A 520-foot-long, 45-foot-wide glass canopy supported by concrete and steel piers spans the roadway between the baggage claim building and parking garage to protect visitors from the inclement weather when exiting the facility. Exterior wayfinding information and paging devices further boost the structure's utility; ceramic frit glaze reduces sun glare; and a programmable color kinetic lighting display adds visual appeal. 

Visitors using MKE's two skywalks are now greeted with a little green foliage in addition to blue sky as they traverse between the terminal and parking garage. A new 5,000-square-foot rooftop garden includes hardy plants such as sedum set in 4-inch soil trays. 

"In addition to the aesthetic benefits, the green roof adds insulation and energy savings, particularly when trying to cool the building during the summer months," Zsebe reports. "And it's fairly low maintenance." 

A stormwater system captures and contains rain from smaller weather events for irrigation. Signage along the skywalks helps educate visitors about the sustainability advantages of MKE's newest green feature. 

Finishing Touches

Low ceilings gave the airport's previous baggage claim building a long and narrow feel. To create a sense of spaciousness in the new facility, designers literally "raised the roof" and added a ceramic frit skylight that runs the length of the building.  

Midway through the building, a 2,000-square-foot gathering space with a floor-to-ceiling window and large skylight provides an airy, light-filled environment for the public to wait for arriving passengers. The airport also plans to use the space for staging entertainment and special events. 

Debra Sider, project manager with Engberg Anderson, describes the kinetic sculpture that hangs from the area's 20-foot ceiling as a large, transparent scrim or screen. "The title of the work is Slalom, as in skiing," Sider explains. "It hangs down 5 or 6 feet from the ceiling and is made of aluminum tubes of varying lengths and thicknesses. Six-inch squares of either translucent Lexan plastic or aluminum hang from the tubes. The work is woven in and out of four stainless steel structural columns spaced 20 feet apart. It floats and moves within the space in response to air circulation and people walking below."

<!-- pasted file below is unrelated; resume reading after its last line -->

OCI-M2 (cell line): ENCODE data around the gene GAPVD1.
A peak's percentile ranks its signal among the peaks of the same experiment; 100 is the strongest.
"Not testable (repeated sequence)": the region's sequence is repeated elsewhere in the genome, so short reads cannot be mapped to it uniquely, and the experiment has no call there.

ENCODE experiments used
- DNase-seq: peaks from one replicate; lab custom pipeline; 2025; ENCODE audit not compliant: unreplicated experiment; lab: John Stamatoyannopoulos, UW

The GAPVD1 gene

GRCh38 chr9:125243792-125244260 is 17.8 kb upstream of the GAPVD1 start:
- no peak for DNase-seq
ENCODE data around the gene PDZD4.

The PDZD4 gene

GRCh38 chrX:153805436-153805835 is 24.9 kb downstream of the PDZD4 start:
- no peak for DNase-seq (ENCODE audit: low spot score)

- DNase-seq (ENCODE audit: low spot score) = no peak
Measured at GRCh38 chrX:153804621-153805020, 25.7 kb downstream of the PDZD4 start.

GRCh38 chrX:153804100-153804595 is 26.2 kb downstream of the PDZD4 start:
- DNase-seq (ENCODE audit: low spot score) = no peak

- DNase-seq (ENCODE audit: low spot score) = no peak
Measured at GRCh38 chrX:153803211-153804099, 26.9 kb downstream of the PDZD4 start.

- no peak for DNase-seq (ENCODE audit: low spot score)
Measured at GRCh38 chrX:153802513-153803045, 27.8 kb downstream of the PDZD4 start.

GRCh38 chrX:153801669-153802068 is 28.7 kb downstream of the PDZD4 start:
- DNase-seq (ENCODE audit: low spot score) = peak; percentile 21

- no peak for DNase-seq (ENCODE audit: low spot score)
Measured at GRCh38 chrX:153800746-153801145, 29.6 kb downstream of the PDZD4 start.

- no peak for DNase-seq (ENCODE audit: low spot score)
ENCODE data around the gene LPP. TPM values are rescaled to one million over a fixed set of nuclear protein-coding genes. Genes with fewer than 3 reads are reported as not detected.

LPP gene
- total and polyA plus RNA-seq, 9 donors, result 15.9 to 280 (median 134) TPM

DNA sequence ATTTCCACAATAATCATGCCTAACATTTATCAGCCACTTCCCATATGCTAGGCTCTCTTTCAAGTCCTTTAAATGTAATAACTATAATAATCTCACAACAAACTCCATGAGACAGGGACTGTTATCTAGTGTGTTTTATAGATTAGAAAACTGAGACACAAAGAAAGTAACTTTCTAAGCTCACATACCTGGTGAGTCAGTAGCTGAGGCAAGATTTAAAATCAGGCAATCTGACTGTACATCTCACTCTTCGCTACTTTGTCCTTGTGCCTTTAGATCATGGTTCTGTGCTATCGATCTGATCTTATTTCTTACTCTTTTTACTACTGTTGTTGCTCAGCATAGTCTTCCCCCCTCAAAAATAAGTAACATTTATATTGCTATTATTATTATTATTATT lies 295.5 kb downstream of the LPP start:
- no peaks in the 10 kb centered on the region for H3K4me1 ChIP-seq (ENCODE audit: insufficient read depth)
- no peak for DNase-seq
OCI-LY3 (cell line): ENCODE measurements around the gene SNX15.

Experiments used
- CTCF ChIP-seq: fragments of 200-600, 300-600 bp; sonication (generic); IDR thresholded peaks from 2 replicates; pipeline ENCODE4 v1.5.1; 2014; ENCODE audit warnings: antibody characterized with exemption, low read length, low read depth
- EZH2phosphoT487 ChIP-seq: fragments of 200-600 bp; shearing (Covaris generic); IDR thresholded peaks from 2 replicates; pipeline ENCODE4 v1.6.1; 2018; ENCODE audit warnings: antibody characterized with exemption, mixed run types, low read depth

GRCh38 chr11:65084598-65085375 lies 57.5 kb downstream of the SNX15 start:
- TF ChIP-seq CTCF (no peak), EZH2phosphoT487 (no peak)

To open the overall space up, planners moved the airlines' baggage service offices to the west wall. Now occupants can see the entire length of the building. The new offices were designed and constructed with a wall system that allows panels, doors and electrical systems to be rearranged, which gives airlines more flexibility to reconfigure their individual spaces within the bag claim area.

The interior color scheme is black and white, though primarily white. Warm wood finish materials were used on walls and ceilings to balance the coolness of the black and white. "The space feels airy and bright," relates Sider. 

Crews tore up old carpeted floorcoverings and poured a new black and white terrazzo floor inlaid with reflective chips. Because terrazzo requires an extremely level surface to prevent cracking, extensive preparatory work was performed. 

A new air handling system is one of the building's star sustainability features. "The building monitors light, occupancy and CO2 levels and responds accordingly," says Sider. "If there's nobody in the building, the lights automatically dim. If there are a lot of people in the building, the CO2 sensors allow more fresh air in the building."

On bright, sunny days, light sensors react to the ample natural light that flows through the skylights and dims the electric lights. All restrooms feature low-water-use fixtures. 

"We have put a lot of energy-saving features into this building," reports Sider. As such, officials applied for Leadership in Energy and Environmental Design certification - a first at MKE.

The facility's improved efficiencies and updated look have drawn compliments from throughout the community. Milwaukee County Executive Chris Abele describes the new baggage claim building as gorgeous. "(It) creates a more inviting, spacious environment for travelers as they arrive in Milwaukee," says Abele. "We are excited to show off this new facility as we continue to provide the best experience for travelers throughout Wisconsin and northern Illinois." 

Subcategory: 
Baggage